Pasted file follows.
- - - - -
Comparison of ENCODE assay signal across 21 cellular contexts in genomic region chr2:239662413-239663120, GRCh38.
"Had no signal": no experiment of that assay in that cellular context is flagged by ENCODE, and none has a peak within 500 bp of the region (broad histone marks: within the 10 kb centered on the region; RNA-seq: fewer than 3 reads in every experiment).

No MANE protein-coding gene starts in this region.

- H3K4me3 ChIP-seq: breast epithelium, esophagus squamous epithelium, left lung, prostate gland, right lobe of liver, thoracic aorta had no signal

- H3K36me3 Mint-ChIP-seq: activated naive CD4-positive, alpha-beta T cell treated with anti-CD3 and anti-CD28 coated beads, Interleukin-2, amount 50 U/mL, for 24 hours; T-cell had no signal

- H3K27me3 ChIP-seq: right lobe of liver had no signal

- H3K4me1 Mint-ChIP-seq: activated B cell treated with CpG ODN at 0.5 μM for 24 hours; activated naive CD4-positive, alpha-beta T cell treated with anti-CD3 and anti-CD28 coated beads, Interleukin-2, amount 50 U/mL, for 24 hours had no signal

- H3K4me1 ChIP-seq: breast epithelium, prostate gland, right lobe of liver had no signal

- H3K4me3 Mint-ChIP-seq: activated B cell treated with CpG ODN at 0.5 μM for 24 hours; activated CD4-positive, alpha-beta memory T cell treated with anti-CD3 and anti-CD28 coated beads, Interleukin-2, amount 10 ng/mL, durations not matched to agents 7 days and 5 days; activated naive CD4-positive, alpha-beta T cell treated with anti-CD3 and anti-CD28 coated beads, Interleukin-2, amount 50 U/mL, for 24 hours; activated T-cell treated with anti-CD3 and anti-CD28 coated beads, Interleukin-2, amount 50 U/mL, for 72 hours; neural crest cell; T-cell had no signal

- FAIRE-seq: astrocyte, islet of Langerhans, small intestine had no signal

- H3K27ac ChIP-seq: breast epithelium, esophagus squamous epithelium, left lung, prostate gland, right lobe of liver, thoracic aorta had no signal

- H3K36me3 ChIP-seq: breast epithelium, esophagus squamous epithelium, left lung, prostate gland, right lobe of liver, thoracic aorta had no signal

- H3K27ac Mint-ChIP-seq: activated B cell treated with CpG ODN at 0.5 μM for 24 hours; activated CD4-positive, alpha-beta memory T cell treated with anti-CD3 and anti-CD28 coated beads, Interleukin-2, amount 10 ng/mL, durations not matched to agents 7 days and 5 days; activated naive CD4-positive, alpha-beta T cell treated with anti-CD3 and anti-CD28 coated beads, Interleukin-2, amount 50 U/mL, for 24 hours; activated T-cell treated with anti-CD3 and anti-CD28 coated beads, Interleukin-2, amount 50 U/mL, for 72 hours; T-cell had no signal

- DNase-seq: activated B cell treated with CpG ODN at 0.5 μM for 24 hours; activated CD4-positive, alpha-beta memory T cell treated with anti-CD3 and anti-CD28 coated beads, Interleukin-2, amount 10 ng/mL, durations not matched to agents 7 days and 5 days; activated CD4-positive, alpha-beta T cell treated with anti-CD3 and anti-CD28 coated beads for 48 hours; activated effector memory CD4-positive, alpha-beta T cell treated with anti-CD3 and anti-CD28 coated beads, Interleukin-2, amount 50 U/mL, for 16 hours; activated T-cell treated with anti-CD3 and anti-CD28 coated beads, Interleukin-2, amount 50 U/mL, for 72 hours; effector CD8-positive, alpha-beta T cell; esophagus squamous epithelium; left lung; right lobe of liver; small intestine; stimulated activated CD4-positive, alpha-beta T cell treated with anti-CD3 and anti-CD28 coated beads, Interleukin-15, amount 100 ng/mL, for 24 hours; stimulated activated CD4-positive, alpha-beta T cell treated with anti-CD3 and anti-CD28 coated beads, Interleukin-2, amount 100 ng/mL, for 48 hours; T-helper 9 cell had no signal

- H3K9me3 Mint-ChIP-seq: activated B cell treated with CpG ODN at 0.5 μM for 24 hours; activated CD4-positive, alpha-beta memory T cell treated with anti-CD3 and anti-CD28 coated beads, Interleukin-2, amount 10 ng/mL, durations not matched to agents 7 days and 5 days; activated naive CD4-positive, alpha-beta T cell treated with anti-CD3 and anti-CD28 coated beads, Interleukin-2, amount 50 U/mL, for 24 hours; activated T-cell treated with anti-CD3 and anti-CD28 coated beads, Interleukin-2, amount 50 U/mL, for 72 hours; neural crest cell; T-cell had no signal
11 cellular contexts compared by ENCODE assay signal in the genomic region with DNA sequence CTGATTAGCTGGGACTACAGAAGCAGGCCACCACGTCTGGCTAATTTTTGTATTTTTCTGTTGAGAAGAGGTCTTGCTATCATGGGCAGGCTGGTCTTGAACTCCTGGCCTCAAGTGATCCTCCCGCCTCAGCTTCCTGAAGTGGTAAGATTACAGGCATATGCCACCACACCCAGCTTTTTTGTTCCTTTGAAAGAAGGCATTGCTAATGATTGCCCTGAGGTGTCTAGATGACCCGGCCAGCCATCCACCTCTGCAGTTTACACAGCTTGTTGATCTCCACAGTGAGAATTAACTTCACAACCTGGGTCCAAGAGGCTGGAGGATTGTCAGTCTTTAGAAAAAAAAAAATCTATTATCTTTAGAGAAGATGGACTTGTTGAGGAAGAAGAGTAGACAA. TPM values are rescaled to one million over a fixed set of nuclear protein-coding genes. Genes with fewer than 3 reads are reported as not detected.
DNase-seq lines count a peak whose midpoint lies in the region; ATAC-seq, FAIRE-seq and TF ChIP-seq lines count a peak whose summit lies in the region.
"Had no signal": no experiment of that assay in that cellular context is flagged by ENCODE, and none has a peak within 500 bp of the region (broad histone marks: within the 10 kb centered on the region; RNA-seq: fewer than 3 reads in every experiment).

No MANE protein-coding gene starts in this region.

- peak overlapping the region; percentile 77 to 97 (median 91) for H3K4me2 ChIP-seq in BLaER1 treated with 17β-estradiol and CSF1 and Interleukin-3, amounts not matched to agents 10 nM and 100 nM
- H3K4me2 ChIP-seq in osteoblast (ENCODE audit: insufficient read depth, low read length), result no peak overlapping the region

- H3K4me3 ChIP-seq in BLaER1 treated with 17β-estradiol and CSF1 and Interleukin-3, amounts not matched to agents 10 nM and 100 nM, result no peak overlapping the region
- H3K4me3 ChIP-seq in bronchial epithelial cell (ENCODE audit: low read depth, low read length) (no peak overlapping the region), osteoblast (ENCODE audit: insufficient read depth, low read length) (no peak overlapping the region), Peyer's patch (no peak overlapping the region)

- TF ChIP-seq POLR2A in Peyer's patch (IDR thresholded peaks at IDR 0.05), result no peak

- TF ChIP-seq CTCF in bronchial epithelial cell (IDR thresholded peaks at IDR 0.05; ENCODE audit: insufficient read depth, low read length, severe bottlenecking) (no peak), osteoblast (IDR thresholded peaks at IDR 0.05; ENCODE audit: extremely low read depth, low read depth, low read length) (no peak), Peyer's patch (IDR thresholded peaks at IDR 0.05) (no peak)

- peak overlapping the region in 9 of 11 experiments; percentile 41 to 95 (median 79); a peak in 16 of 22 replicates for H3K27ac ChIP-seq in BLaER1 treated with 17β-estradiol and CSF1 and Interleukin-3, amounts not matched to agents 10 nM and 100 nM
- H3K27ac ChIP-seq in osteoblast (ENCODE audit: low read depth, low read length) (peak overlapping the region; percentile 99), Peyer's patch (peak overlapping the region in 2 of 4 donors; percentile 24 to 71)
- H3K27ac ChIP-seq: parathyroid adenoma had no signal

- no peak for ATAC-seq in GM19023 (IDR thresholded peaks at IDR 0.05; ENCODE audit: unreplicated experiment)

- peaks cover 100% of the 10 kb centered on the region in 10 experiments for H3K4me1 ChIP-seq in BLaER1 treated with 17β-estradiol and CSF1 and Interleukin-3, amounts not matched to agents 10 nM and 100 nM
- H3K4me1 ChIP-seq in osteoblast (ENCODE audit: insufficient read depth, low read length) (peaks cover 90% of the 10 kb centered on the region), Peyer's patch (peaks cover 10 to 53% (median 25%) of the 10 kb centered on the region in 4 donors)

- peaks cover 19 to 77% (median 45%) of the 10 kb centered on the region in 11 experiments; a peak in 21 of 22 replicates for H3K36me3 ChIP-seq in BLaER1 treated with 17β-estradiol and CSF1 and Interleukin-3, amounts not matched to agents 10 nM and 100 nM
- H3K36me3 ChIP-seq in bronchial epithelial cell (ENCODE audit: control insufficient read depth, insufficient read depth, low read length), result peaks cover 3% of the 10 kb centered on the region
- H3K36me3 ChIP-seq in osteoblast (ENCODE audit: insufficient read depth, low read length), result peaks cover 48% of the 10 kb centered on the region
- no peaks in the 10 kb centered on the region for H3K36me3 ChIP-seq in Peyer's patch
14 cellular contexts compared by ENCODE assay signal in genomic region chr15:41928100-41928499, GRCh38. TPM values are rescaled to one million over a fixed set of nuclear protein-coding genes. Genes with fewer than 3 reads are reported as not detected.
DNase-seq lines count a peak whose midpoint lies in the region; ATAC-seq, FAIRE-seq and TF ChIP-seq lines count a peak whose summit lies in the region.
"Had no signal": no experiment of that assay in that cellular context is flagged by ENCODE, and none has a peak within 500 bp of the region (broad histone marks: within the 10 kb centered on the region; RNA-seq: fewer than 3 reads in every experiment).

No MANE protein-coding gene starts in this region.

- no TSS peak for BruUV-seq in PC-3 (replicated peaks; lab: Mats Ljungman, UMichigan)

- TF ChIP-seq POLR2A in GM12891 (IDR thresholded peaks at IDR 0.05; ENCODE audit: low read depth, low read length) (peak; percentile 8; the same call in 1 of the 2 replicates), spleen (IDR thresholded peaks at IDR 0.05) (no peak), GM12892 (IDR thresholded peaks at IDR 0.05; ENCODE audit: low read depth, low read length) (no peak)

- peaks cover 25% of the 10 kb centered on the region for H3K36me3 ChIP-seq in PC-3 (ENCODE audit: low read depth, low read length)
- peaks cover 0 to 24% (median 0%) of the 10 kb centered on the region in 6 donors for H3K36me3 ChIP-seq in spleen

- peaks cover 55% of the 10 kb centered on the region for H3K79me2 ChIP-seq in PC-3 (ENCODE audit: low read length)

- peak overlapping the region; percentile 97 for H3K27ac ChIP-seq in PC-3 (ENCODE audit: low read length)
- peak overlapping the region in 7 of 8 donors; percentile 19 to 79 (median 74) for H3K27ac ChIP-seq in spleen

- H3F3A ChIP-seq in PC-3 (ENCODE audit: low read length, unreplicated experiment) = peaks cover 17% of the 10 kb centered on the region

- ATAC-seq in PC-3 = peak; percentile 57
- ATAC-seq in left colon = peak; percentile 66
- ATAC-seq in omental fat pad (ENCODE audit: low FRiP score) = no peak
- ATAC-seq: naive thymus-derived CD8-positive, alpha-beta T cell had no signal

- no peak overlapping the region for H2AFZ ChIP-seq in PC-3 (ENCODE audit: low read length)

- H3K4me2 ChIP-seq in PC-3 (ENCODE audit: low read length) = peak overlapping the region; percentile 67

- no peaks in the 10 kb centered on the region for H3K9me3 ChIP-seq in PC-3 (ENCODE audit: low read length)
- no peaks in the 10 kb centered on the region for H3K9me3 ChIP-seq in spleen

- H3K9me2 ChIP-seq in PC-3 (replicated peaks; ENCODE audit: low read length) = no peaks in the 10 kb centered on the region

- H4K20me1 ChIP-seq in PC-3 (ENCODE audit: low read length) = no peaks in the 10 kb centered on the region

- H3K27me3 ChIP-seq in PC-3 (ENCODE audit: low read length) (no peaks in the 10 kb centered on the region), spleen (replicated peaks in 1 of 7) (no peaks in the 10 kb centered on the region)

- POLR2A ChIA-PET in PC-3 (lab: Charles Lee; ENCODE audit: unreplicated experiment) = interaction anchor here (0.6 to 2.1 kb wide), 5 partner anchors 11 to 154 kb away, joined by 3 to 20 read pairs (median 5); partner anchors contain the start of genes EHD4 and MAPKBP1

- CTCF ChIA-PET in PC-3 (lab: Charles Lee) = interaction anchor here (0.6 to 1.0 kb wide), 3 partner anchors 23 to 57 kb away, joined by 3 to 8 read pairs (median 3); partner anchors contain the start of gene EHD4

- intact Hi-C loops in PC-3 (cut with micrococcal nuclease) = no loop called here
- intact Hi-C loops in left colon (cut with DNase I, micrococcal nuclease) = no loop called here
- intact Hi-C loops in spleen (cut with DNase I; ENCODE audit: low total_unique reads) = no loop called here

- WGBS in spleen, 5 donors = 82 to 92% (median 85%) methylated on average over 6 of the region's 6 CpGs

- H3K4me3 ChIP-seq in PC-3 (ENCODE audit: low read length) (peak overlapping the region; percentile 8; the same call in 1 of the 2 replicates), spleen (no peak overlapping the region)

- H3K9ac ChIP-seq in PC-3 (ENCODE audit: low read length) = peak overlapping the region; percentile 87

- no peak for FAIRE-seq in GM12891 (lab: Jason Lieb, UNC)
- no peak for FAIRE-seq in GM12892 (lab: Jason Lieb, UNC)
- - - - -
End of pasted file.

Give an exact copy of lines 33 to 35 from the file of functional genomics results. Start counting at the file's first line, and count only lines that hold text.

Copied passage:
- H3K36me3 ChIP-seq in bronchial epithelial cell (ENCODE audit: control insufficient read depth, insufficient read depth, low read length), result peaks cover 3% of the 10 kb centered on the region
- H3K36me3 ChIP-seq in osteoblast (ENCODE audit: insufficient read depth, low read length), result peaks cover 48% of the 10 kb centered on the region
- no peaks in the 10 kb centered on the region for H3K36me3 ChIP-seq in Peyer's patch